This discussion references state diagrams, transition paths and metrics that characterize those paths. These are familiar terms to those that work with Viterbi equalizers and Viterbi-like equalizers. Illustrations and explanations of certain of these terms can be found, among other places, in U.S. Pat. No. 5,119,400, which is hereby incorporated by reference in its entirety and specifically with respect to those illustrations and explanations.
The VA-like equalizer delivers reliability information for the L last bit, a_{k−L}, at time k. For simplicity, preferred embodiments use the metric difference instead of the probability exponential ratio and use a diversity combination to generate the output reliability information to de-sensitize the system to errors in the channel estimation. The output reliability information is the average of the first reliability information at time k and the second reliability information at time k−1 after being normalized by the noise power or an estimate of the noise power. The first reliability information at time k is the difference between the two accumulated node metrics leading to the same state (node) having the global minimum accumulated metric among all states. To derive the second reliability information at time k, preferred embodiments split all state transitions into two groups, which are characterized by tentative hard-decisions of a_{k−L }being “one” and “zero”, respectively. Preferably the equalizer uses the knowledge of the tentative hard-decision of a_{k−L}, and uses the two minimum node metrics characterized by the L−1 last bit being “one” and “zero” in the corresponding group to derive the second reliability information at time k.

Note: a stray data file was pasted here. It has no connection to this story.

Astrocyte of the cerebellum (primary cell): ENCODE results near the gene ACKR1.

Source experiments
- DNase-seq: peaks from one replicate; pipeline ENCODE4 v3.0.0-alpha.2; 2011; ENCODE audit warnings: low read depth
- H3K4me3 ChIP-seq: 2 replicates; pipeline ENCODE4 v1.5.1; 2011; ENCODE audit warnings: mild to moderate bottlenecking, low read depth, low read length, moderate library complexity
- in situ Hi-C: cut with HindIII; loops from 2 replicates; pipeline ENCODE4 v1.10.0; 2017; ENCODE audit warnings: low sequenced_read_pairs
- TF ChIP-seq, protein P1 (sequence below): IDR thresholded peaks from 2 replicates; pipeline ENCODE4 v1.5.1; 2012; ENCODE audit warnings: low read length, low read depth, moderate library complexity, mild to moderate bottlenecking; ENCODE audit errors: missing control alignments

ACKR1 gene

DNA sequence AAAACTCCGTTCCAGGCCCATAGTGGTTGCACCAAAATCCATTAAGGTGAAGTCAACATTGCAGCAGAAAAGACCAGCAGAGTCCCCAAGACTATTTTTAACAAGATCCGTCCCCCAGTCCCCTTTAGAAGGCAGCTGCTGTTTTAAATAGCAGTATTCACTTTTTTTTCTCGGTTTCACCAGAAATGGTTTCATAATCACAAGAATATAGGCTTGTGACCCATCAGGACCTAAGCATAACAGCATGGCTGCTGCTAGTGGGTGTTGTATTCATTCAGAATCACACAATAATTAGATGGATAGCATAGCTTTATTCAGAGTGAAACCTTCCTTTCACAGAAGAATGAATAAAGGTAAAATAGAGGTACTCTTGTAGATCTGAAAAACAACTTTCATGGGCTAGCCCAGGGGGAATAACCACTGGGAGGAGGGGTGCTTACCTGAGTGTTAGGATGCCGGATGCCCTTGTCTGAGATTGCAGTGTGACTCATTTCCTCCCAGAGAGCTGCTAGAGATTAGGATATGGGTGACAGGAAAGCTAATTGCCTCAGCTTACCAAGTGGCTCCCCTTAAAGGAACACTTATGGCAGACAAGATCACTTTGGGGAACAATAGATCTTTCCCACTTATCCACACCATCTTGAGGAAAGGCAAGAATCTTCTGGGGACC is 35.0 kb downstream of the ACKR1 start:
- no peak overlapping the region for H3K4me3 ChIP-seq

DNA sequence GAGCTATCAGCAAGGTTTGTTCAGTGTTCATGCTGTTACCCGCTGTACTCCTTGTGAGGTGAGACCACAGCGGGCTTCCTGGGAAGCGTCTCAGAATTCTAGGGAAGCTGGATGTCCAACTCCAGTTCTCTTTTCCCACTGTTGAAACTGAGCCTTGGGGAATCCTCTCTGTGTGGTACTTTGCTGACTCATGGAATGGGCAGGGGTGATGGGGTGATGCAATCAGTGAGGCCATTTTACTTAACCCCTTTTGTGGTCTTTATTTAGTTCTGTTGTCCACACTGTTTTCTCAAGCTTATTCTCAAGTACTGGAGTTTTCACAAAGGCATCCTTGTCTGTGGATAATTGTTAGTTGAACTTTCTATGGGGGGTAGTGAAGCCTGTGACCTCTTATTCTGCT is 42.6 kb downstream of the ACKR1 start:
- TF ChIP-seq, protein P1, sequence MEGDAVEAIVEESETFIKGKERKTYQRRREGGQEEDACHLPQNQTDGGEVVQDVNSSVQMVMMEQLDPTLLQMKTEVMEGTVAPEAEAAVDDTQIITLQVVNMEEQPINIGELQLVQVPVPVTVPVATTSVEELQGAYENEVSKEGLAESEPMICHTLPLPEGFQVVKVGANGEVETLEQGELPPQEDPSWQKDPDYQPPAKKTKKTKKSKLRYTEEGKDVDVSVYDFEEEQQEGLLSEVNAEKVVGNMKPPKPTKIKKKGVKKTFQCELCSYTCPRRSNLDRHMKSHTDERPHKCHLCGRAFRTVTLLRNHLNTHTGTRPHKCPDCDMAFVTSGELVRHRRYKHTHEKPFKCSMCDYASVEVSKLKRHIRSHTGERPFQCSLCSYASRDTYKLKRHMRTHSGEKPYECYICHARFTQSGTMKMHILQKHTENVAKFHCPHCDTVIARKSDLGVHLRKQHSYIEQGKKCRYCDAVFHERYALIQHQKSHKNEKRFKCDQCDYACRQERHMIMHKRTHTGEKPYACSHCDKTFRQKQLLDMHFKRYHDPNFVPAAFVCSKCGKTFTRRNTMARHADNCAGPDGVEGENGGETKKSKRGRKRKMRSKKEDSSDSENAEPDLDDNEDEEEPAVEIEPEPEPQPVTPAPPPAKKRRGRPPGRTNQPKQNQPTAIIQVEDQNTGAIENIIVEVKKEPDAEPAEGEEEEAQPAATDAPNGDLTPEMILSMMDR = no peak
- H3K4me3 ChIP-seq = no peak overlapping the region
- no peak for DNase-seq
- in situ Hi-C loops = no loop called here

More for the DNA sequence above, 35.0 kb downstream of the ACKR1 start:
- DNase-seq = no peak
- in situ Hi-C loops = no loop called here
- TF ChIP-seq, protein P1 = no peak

The receiver receives an analog signal y(t) that includes the original transmitted signal, inter-symbol interference from previous transmitted signals due to dispersion in the channel, and noise. Within the illustrated receiver function is typically an A/D (analog to digital) converter that converts the analog received signal y(t) into digital signal samples (y_{0}, y_{1}, . . . , y_{k}, . . . ). The receiver outputs these samples to an equalizer for recovering the transmitted binary sequence (a_{0}, a_{1}, . . . , a_{k}, . . . ) from the sequence of (distorted) signal samples (y_{0}, y_{1}, . . . , y_{k}, . . . ) and for generating reliability information for further processing.